July 7, 2022
The massage industry is an $18 billion industry and financial rewards can be very appealing. It’s also a very diverse line of work and can be tailored to fit your specific expertise and passions.
However, it’s not always easy to start a successful business, regardless of the industry; especially if you don’t have a solid plan, so we’ve put together some words of advice cantered around the benefits, drawbacks, processes involved, and what it takes to open a spa business and immediately start drawing in clients.
We’ll even throw in a few spa business ideas to give you some inspiration. So, let’s get started!
Why Open a Spa?
The first and most obvious reason for opening your own company of any kind is that you will no longer have your own boss! This of course comes with its own benefits and drawbacks, but if you’ve owned your own company before, or you prefer to do things your own way, you’ll be aware of the satisfaction that comes with calling all the shots and working on your own schedule.
The second motivator (or maybe the most important) is the profitability of the venture. Owning a spa, when done right, can bring in significant financial perks, as well as discounts on all the products you’ll be using.
A spa isn’t just a place to offer services; it can function as a retail outlet too. Many spas receive anywhere between 5% and 30% of their income from sales, and spas report profit margins from 35% to 75%, depending on the cost of the country they’re operating in.
The average spa owner’s salary is around $80,000, with many owners earning $100,000 or more.
Wellness is a basic human necessity, especially in times of stress. Opening a spa allows you to directly address the issues of a large demographic of people, and improve people’s moods. By its very nature, a spa is a relaxing environment, and the service you’ll be providing is a rewarding one.
For all the professionalism required in running a spa, it’s not a particularly complex industry to get a handle on. With some basic business skills and experience working in the industry, almost anyone can turn hard work into these financial and emotional returns.
There are many more reasons to open a spa, but it might be worth considering the drawbacks before you make your decision.
Reasons Not to Open a Spa
Each of the positives has its corresponding downside, and while running your own business means you’re in charge, it also means the buck stops with you. There’s no clocking out at 5 pm if things aren’t going so well, and you’re ultimately responsible for all of the legalities and general functionality of the company.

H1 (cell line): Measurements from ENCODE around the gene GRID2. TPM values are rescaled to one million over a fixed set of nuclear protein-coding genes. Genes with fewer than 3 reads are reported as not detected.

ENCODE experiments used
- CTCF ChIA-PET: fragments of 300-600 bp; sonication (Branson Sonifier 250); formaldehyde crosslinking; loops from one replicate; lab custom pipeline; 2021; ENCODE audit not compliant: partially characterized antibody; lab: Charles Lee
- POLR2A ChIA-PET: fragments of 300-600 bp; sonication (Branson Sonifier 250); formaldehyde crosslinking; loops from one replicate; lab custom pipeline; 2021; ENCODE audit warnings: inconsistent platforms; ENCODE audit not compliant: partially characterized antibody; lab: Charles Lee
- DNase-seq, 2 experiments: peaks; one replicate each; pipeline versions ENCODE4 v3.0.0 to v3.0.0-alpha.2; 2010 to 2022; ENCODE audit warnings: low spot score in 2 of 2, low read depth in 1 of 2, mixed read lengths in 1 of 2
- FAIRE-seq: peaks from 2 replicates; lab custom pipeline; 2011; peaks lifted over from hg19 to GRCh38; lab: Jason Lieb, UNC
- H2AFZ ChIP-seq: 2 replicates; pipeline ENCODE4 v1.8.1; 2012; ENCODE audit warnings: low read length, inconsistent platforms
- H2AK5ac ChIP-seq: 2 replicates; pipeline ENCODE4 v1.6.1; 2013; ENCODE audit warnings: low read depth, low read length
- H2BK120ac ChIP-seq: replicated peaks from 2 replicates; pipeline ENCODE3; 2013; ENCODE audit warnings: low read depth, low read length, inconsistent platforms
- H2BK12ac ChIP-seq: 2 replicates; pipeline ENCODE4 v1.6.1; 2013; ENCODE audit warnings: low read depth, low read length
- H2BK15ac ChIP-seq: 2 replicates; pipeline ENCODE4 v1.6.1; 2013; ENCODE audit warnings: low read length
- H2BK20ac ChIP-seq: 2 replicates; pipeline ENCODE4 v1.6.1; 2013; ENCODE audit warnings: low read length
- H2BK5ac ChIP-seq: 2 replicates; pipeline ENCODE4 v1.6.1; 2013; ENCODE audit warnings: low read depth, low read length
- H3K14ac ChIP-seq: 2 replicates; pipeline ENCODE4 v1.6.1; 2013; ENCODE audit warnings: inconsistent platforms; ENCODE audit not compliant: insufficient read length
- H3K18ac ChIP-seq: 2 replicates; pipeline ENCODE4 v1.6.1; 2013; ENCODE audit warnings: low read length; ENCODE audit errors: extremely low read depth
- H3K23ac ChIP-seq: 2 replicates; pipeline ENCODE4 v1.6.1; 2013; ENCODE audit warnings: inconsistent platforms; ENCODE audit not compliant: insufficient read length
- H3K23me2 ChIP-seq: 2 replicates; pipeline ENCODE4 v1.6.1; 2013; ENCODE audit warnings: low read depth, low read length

This can be a thankless and sometimes overwhelming task, and it requires more than just knowing about business. Managing people is a necessary part of owning a spa, and without strong leadership, your project may fail. You’re also likely to be financially responsible for paying back anything you’ve borrowed to get off the ground.
Whether you make money or not, your staff needs to be paid, and this typically takes up between 30% and 60% of all spa revenue. If there isn’t much left over, that will have to come out of your share or cut into your insurance claims bonus.
Not all customers are easy to deal with. You’ll be responsible for being professional and responsible, regardless of how friendly your clientele is.
Further, you’re going to have to understand the business principles necessary for running your own company and have the time and mental energy to adopt them. This includes financial papers, insurance, accounts, payroll, and various marketing and sales strategies.
If all of this sounds well within your capabilities, you might be just about ready to get started. The first thing you’re going to want to do is to figure out exactly what kind of spa you’re going to be.
Spa Business Ideas
There are several ways to run your spa, and each will determine the kind of customer you can expect to get. Running a high-end joint in a cheap and remote part of town might save on rent but probably won’t be noticed by your wealthier customers without a lot of prompting.
Conversely, looking for the busiest spot on the high street will cost you a lot, so you’ll struggle to make ends meet if you’re only trying to reach the lower-income market. Figuring out your niche is the first step to starting your project, and this means identifying who you’re going to be.
Here are some spa business ideas you might use for inspiration:
- Organic Spa – This will appeal to many who prefer organic products, and offers the chance to reach a market that other spas in the area may be neglecting. In addition to organic certifications, plant-based products are also popular in a spa such as this.
- Steam and Sauna – This can be a great ‘starter spa’, as it doesn’t take as much groundwork and financial input to get it started. From here, you can think about expanding to other rooms, but it will involve planning ahead when it comes to working space.